I often speak about teaching as a gift; a gift I offer my students as well as a gift I encourage my students to give away. The word gift flows out of mind and heart as water flows from a spring. But my understanding, as I reflect on Kimmerer’s words, is shallow and more instrumental than I would like to admit. In short, I sometimes teach from a place of “instructional blindness and its relative, student loneliness”. I haven’t fully grasped and internalized what it means to teach from a gift orientation instead of treating education as a commodity. Kimmerer’s description of gift as a “cycle [that] flows from attention, to gift, to gratitude, to reciprocity” is stunning and instructive for me. She is speaking of plants, but I hear words of wisdom for my teaching. At its best, education is a cycle with particular elements that blend and flow like a multi-vocal song. The word that grabs my attention is “reciprocity”. It raises all kinds of personal and instructional questions, questions that don’t require answers but rather questions to live into. To me, in the context of the cycle of gifting, answers feel like a dam that hinders or prevents the free flow of the gift. It creates a sort of blindness and transactional quality that limits the possibility for imagination and the unexpected.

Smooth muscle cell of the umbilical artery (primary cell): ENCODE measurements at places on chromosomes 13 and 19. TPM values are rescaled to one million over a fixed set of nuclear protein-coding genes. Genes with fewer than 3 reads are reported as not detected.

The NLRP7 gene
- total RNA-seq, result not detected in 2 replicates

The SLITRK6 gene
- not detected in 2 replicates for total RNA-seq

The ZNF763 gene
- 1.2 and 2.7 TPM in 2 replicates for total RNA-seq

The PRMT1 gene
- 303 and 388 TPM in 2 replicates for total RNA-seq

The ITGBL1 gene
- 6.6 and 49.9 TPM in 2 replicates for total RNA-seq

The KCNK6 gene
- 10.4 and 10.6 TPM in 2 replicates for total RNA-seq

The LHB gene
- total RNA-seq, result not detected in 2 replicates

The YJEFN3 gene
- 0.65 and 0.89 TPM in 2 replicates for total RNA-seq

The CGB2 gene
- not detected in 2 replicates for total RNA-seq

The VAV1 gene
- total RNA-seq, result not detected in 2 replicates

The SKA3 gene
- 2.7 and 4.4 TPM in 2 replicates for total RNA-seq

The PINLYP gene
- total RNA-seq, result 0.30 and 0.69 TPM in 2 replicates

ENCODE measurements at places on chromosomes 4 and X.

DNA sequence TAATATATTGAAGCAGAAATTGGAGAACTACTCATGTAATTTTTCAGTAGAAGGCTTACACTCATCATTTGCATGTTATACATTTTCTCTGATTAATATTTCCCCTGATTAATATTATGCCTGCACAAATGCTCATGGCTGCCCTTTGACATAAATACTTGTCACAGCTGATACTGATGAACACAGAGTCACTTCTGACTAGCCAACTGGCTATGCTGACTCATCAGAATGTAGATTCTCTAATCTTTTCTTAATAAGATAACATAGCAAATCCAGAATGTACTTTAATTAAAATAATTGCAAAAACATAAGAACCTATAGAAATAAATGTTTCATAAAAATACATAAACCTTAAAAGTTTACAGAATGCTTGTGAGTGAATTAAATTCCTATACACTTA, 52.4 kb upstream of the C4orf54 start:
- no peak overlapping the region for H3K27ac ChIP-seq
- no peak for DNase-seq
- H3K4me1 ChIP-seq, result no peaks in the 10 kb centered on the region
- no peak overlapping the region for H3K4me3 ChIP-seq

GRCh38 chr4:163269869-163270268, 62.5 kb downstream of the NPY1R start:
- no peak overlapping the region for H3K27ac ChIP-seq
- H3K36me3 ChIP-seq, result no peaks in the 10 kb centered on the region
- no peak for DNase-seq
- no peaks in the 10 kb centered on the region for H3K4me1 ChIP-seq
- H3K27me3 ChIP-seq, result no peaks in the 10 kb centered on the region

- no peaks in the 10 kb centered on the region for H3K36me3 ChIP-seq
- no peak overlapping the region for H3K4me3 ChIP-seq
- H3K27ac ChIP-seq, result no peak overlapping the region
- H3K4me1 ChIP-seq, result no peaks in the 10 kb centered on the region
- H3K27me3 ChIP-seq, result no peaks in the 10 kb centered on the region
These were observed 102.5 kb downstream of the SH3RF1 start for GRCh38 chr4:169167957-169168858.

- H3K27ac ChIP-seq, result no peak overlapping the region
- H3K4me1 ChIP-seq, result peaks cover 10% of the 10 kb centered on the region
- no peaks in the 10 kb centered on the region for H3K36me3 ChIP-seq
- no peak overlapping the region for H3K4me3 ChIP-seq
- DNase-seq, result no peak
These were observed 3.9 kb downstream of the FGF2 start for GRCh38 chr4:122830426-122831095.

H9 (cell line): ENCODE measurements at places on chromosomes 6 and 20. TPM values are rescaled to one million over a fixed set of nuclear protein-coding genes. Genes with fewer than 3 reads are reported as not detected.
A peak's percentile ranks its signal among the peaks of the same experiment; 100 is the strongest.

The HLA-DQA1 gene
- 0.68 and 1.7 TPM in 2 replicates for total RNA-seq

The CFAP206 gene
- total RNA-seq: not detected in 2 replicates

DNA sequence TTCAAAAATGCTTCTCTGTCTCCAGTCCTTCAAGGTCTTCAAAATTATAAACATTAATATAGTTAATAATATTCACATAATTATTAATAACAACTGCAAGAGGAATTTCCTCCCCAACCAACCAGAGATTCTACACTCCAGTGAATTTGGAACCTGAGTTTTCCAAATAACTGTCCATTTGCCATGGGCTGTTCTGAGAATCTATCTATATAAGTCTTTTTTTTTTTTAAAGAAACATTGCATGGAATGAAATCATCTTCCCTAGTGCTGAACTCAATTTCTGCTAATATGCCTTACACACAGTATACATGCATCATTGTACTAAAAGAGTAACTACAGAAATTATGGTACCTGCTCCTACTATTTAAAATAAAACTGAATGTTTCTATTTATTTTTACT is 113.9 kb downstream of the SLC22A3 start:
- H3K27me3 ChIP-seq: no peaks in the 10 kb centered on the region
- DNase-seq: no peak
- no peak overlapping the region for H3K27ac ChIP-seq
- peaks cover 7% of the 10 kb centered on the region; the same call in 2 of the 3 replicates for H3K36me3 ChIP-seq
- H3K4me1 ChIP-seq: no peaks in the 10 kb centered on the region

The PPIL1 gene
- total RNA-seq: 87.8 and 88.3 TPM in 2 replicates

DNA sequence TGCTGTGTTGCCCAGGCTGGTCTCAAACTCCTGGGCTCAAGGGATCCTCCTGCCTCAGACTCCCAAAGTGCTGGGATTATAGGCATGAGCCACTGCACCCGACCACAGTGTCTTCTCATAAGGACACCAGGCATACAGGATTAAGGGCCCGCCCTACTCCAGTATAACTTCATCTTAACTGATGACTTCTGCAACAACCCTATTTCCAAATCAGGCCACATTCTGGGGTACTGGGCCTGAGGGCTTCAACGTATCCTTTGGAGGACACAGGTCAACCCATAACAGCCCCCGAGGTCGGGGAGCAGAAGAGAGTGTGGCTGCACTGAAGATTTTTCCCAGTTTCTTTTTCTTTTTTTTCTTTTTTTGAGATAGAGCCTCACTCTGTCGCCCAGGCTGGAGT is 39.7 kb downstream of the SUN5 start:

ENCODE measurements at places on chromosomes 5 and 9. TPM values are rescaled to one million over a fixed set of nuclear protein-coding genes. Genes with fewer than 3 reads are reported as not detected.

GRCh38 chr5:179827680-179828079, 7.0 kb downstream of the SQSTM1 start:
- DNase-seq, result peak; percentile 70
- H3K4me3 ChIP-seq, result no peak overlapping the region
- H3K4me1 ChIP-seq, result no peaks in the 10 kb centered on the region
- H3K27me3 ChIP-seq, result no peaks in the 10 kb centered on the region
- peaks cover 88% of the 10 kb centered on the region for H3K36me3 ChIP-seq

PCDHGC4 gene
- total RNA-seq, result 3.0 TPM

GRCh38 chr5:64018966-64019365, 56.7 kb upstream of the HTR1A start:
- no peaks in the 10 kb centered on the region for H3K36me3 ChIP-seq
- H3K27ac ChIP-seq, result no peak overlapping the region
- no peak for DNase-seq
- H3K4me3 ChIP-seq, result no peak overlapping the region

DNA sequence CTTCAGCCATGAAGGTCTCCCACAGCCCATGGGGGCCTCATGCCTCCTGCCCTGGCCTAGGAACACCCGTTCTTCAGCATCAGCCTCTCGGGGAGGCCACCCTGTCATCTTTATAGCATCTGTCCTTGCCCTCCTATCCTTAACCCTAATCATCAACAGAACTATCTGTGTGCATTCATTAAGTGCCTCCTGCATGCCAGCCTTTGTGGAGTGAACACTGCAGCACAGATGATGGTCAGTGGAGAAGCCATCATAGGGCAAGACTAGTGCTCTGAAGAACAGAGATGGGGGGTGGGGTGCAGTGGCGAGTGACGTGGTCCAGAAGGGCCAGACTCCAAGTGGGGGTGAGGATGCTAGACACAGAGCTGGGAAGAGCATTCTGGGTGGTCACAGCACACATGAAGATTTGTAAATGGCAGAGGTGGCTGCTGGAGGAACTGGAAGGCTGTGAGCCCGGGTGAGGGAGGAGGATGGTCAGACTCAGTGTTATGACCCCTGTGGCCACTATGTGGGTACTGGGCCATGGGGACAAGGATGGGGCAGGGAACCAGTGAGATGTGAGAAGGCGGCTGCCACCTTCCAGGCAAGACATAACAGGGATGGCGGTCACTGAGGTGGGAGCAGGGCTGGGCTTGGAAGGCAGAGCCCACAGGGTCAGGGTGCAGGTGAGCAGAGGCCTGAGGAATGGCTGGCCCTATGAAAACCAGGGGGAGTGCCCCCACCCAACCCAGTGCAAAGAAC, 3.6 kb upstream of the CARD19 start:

Reciprocity is contingent on relationships. Certainly, the most obvious relationship is between teacher and learner. But the question is why? Why is that relationship the first place I go when there are other relationships to consider? For instance, external relationships with colleagues, text, or the social context of the world; and internal relationships with my calling, heart and soul. I suspect that the teacher/learner relationship rises to my attention because that is the relationship must evident in the literature; and it is most evident in the literature because it is most amenable to the questions of science. The outer dimensions of teaching are more susceptible to measurement than the internal relationships of self and the inner-life. The outer and technical are important but so too is the ineffable. Those mysterious elements of teaching that are always just on the edge of knowing, but not fully knowable. Kimmerer’s quote ends with the reminder/charge that the cycle, “starts with seeing”. Starting, not for the purpose of working toward the end of the cycle but seeing as continuous starting.

Which word in the gift cycle speaks to you? Where are your blind spots that foster a sense of loneliness for self and others in your teaching? Who or what can help you see into and beyond that loneliness, to invite you into instructional relationships that are life giving? What might it mean to envision the classroom as a “garden of gifts” waiting to offer wisdom of healing for you, your students and the world? Do you really see your students? Do they really see you? Where might you find wisdom on teaching in non-education sources?